Mindfulness for Loneliness

Gretchen Rubin, author of The Happiness Project, suggests that there are 7 types of loneliness, each potentially serving as a constraint to happiness.   She stresses the importance of strong relationships to ameliorate the damaging mental and physical effects of loneliness, which is a growing problem in today’s society.  While we have never been so connected electronically, we have never been so disconnected on a deep, personal level.

Neuroscience shows that we are very much communal beings – needing social networks and social support.  However, there are real personal barriers to connecting at a deep level that prevent lonely people from engaging in social connection.

Recent research has highlighted the benefit of developing mindfulness to reduce or remove these barriers.  Researchers at Carnegie Mellon University found that mindful meditation reduced feelings of loneliness and increased immunity.

Mindfulness meditation is helpful for loneliness because it can make you aware of the feelings of isolation that you are developing, help you identify the triggers for these emotions, increase the space between stimulus and the feelings of loneliness (response) and enable you to manage these feelings.  Mindfulness, then, can help to eliminate unhelpful thoughts and actions that have become habituated over time and progressively break the cycle of loneliness.

Sophie Benbow, has found from her own experience that mindfulness reduces feelings of loneliness.  She suggests a number of mindfulness practices for coping with loneliness – these include dismissing negative thoughts, mindful breathing, body scan and  mindful walking.  She provides some guidelines for each of these suggestions.

Dr. Claudia Aguirre, neuroscientist and mind-body expert, maintains that lack of social skills is not the major cause of loneliness.  Reporting on new neuroscience research, she contends that our instinctive fight-flight response is the major cause of feelings of isolation and loneliness:

University of Chicago researchers investigating the neuroscience of loneliness found that a lonely brain is supremely in-tune with social cues, in particular the ones signaling a social threat. From an evolutionary perspective, feeling socially isolated triggers a cascade of neural mechanisms that puts us in a nervous and vigilant mode. People who feel lonely are subconsciously scanning their environment for hostility, which may overshadow the positive situations they encounter.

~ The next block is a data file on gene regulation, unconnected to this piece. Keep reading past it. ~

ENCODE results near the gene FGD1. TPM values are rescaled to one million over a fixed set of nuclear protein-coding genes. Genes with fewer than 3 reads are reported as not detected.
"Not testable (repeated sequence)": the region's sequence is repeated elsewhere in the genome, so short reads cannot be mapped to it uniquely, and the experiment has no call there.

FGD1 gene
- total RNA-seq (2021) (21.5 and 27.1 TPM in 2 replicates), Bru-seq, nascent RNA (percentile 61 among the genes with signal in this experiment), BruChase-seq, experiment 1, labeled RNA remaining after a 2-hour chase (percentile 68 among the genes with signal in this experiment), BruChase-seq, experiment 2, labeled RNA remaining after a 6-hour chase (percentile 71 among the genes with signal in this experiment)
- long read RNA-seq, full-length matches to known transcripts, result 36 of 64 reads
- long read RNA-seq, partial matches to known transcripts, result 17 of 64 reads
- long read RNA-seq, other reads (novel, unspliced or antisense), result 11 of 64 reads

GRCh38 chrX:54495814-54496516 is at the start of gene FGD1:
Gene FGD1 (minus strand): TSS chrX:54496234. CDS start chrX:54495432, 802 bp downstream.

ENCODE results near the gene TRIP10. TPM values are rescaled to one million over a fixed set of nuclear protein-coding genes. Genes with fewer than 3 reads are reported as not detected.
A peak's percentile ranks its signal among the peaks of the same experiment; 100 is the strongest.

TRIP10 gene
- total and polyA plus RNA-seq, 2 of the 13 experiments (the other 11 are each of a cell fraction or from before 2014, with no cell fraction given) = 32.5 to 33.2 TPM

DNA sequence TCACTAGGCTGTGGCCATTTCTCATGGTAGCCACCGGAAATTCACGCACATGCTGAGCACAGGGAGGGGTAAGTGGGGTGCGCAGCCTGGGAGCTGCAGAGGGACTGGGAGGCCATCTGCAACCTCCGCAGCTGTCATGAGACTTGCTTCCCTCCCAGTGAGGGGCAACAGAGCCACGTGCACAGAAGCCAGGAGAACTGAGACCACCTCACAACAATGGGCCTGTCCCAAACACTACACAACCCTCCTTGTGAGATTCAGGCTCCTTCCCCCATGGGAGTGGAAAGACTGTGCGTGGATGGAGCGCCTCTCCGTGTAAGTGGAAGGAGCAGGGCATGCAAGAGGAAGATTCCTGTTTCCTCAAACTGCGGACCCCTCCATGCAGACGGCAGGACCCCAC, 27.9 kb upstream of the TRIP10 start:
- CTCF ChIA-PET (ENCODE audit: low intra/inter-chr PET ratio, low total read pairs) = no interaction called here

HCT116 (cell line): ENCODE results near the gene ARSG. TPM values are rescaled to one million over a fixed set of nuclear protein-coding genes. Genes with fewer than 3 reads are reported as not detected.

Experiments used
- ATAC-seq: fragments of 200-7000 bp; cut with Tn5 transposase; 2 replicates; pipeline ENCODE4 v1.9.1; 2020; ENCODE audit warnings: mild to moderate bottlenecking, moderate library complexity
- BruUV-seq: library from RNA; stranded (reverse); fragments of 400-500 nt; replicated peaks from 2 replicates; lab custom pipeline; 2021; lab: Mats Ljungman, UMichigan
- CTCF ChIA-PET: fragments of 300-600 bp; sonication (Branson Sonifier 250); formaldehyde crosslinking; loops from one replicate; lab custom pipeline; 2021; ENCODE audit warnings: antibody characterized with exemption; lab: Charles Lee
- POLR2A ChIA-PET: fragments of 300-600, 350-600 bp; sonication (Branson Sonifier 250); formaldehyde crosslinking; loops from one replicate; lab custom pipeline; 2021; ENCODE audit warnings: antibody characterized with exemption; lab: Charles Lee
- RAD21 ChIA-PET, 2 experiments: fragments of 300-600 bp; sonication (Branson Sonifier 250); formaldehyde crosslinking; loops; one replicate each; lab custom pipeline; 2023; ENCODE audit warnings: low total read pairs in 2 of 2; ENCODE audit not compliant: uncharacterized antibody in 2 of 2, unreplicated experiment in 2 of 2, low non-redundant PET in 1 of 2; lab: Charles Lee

She argues that this constant over-stimulation through vigilance is a contributing factor to mental and physical decline in people who experience chronic loneliness.  The recommendation of these researchers for people who experience chronic loneliness is “to get out of their heads”.  This recommendation is consistent with the advice of mindfulness expert, Jon Kabat-Zinn, who argues that many of our emotional problems arise because we live in our minds, not in our bodies and the present moment.

As we grow in mindfulness, we can learn to recognise the triggers of feelings of isolation and loneliness, deal with negative thoughts and use our social skills to make meaningful connections with others.

By Ron Passfield – Copyright (Creative Commons license, Attribution–Non Commercial–No Derivatives)

Image source: courtesy of Wokandapix on Pixabay

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Why Happiness Grows with Mindful Practice

Chade-Meng Tan gave a presentation on mindfulness and happiness at an international conference on technology.   Meng (as he is called affectionately and respectfully by friends, colleagues and associates) painted a picture, through a series of metaphors, of progression in happiness as we grow in mindfulness.

Attention training and emotional control

At the earliest stage of attention training, through mindful breathing, we gain a level of control over our emotions – instead of our emotions controlling us, we stay in control.  Meng likened this to moving from being an unskilled rider at the beck of a wild horse (emotions), to a skilled rider who has the horse (emotions) under control.  This sense of control is a basis for happiness because, among other things, we will experience fewer regrets.  We will also be less “up and down” as a result of a shift in our emotions.

Self-awareness and self-mastery

As mindfulness training progresses through mindful practice, we gain mastery in two related areas, self-awareness and self-management.  Firstly, self-awareness enables us to understand the stressors in our life – what stresses us – and also to realise the nature and strength of our responses.  We gain insight into our contribution – through prior experience, negative thinking, assumptions and perceptual distortion- to the level of stress we experience.   Our perception of stress changes and we experience less stress as a result.  This is the basis for more frequent experience of happiness.

Self-awareness is the beginning of self-mastery, because we cannot achieve self-management without this self-knowledge.  Self-mastery enables us to remain calm and think clearly in situations where others “are stressed out”.  This calmness and clarity under stress signals leadership capability and may result in greater career success.  If nothing else it enables us to have the freedom of choice – the capacity to determine our response to stressors in the gap between stimulus and response.

Meng likens this stage to the effects of physical training – we gain mental and emotional fitness as we grow in mindfulness.  As with physical training, we find we are stronger, more resilient and happier as we develop our mindful practice.  The positive effects of mindfulness training are deeper and more sustainable than those flowing from physical training.

As Meng points out, based on the results of neuroscience research,:

What you think, what you do, and more importantly, what you pay attention to, changes the function and structure of your brain.